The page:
Obama omits 'Under God' when reciting Gettysburg Address on 150th anniversary

MGN-Online
Tuesday, November 19, 2013 - 12:41pm

The words, "four score and seven years ago," are the beginning to one of the most notable speeches in United States history, The Gettysburg Address.

The text President Abraham Lincoln recited before the nation can be read below:

Four score and seven years ago our fathers brought forth on this continent, a new nation, conceived in Liberty, and dedicated to the proposition that all men are created equal.

Now we are engaged in a great civil war, testing whether that nation, or any nation so conceived and so dedicated, can long endure. We are met on a great battle-field of that war. We have come to dedicate a portion of that field, as a final resting place for those who here gave their lives that that nation might live. It is altogether fitting and proper that we should do this.

But, in a larger sense, we can not dedicate -- we can not consecrate -- we can not hallow -- this ground. The brave men, living and dead, who struggled here, have consecrated it, far above our poor power to add or detract. The world will little note, nor long remember what we say here, but it can never forget what they did here. It is for us the living, rather, to be dedicated here to the unfinished work which they who fought here have thus far so nobly advanced. It is rather for us to be here dedicated to the great task remaining before us -- that from these honored dead we take increased devotion to that cause for which they gave the last full measure of devotion -- that we here highly resolve that these dead shall not have died in vain -- that this nation, under God, shall have a new birth of freedom -- and that government of the people, by the people, for the people, shall not perish from the earth.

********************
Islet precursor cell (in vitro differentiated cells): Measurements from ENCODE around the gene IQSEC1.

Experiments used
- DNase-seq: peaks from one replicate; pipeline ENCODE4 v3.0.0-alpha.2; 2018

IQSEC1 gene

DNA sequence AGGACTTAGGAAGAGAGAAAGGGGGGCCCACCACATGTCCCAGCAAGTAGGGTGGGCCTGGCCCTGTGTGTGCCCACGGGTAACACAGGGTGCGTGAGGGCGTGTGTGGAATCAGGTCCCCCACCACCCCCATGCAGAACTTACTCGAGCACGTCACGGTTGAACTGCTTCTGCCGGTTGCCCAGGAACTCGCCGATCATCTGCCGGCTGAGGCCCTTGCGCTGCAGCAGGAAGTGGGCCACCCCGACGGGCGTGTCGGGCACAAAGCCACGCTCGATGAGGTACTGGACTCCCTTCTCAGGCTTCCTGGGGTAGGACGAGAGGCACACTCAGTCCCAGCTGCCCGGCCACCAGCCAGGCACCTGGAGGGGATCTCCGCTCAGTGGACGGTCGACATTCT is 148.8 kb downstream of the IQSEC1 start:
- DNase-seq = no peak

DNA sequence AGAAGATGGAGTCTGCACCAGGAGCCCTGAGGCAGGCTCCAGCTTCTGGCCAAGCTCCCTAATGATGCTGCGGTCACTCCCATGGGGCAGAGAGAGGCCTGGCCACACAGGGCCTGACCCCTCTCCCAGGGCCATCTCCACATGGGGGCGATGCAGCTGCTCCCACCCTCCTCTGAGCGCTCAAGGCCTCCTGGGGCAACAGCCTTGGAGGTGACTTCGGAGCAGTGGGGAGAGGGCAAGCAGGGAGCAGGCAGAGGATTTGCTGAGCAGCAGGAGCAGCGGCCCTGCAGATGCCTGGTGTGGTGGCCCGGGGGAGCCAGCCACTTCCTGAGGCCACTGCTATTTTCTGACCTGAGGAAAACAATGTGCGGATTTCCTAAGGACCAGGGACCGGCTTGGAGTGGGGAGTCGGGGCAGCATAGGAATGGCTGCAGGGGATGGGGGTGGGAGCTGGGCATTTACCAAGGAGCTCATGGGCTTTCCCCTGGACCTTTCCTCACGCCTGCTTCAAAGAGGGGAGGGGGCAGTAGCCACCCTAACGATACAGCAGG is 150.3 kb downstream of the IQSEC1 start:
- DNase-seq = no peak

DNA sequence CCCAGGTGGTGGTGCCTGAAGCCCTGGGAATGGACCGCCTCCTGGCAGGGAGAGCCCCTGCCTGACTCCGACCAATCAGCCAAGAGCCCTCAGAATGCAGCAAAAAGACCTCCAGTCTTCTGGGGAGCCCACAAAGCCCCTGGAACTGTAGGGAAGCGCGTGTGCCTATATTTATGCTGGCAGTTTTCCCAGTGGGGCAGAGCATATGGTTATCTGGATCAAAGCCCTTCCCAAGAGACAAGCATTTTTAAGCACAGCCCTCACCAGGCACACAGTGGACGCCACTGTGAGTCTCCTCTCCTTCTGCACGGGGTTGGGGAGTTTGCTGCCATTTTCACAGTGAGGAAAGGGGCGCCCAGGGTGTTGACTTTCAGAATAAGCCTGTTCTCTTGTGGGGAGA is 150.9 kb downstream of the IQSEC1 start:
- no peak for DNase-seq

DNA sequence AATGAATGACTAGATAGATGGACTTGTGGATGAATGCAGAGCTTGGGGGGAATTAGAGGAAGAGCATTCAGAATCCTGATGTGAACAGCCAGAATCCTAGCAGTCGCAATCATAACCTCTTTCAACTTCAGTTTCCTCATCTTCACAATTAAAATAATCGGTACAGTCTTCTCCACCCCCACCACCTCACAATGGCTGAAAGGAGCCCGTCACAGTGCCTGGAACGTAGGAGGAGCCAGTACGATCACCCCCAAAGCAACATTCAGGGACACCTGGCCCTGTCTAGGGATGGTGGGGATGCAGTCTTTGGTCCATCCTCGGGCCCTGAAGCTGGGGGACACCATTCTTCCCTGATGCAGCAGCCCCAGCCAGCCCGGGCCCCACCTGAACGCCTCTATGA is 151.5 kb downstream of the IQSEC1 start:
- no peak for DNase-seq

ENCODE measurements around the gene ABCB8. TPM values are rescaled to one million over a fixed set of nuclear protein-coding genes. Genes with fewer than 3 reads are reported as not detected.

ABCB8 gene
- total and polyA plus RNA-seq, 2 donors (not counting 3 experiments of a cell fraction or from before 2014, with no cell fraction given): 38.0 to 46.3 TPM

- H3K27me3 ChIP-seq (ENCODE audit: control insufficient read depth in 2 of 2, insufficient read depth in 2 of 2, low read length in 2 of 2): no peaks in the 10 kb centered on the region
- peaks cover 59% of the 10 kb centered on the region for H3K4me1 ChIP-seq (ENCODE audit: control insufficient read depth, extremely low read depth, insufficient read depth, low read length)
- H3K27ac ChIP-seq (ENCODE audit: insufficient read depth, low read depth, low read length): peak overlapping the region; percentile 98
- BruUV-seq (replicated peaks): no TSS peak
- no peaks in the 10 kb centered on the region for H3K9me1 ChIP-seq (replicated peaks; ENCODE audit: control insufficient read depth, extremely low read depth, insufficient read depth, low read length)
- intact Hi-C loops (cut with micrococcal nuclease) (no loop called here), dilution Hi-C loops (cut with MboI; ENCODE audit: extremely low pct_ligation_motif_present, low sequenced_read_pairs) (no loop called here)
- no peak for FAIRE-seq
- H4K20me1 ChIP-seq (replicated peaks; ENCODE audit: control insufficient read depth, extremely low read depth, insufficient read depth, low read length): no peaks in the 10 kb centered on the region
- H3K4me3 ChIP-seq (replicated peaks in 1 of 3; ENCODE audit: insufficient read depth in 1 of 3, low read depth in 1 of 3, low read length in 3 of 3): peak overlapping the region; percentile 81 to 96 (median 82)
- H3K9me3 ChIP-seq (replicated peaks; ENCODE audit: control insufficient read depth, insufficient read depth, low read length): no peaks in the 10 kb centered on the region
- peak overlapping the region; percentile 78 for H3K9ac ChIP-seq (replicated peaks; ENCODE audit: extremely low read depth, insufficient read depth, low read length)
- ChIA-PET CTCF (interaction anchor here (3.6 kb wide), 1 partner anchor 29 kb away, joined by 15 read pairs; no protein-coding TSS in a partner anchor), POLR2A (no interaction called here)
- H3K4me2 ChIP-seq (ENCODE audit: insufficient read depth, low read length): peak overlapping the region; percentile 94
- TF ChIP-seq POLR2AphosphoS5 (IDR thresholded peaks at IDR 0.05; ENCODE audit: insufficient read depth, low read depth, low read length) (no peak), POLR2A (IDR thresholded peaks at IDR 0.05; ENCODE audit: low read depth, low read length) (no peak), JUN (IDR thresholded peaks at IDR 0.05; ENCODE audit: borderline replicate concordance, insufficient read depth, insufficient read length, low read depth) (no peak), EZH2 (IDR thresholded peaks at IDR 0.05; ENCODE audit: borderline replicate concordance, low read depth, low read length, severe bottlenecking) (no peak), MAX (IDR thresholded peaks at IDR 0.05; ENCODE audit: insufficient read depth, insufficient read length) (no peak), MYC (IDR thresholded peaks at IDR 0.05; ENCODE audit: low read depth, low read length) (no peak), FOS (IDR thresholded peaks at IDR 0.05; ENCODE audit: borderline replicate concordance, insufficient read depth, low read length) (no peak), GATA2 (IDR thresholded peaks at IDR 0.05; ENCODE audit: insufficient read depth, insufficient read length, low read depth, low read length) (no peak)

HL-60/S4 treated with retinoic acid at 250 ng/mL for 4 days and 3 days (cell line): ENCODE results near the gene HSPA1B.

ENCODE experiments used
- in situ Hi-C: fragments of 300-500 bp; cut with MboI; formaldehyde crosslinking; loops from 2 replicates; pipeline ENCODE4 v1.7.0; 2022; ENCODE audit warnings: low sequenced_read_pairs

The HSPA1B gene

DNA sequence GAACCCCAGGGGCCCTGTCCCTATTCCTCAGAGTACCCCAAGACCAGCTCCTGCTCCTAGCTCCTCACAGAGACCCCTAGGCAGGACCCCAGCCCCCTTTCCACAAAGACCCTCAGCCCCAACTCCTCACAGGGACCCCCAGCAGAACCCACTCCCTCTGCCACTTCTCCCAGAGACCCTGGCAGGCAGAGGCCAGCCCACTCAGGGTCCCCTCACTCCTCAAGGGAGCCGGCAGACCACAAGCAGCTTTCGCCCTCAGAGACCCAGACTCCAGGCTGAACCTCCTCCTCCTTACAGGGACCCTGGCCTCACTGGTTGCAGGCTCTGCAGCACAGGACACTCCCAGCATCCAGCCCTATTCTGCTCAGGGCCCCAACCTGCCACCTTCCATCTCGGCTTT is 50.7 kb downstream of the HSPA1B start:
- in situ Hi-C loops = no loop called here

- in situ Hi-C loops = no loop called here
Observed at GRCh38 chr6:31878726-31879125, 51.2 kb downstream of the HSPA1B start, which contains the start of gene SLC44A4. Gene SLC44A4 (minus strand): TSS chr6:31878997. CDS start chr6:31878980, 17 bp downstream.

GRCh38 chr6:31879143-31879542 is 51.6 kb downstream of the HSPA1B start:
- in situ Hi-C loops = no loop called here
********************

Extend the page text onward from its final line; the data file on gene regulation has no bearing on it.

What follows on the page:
Abraham Lincoln
November 19, 1863

According to Best of Cain, a website ran by former republican primary presidential nominee and businessman, Herman Cain, President Obama omitted the words "Under God," when he recited the speech in a video.

The White House claims the reason the words were not in the text read by the president, is because he read the "Nicolay Copy" instead of the "Bliss Copy," which is the one Lincoln read to the nation.

Named for John G. Nicolay, President Lincoln's personal secretary,the "Nicolay Copy," is considered the "first draft" of the speech, begun in Washington on White house stationery. The second page is written on different paper stock, indicating it was finished in Gettysburg before the cemetery dedication began. Lincoln gave this draft to Nicolay, who went to Gettysburg with Lincoln and witnessed the speech. The Library of Congress owns this manuscript.

The "Bliss Copy" which is the copy read by Lincoln and is engraved on the Lincoln Memorial, has been the most often reproduced, notably on the walls of the Lincoln Memorial in Washington. It is named after Colonel Alexander Bliss, stepson of historian George Bancroft. It is the last known copy written by Lincoln and the only one signed and dated by him. Today it is on display at the Lincoln Room of the White House.

To see the reciting of the address by President Obama, click here.

 

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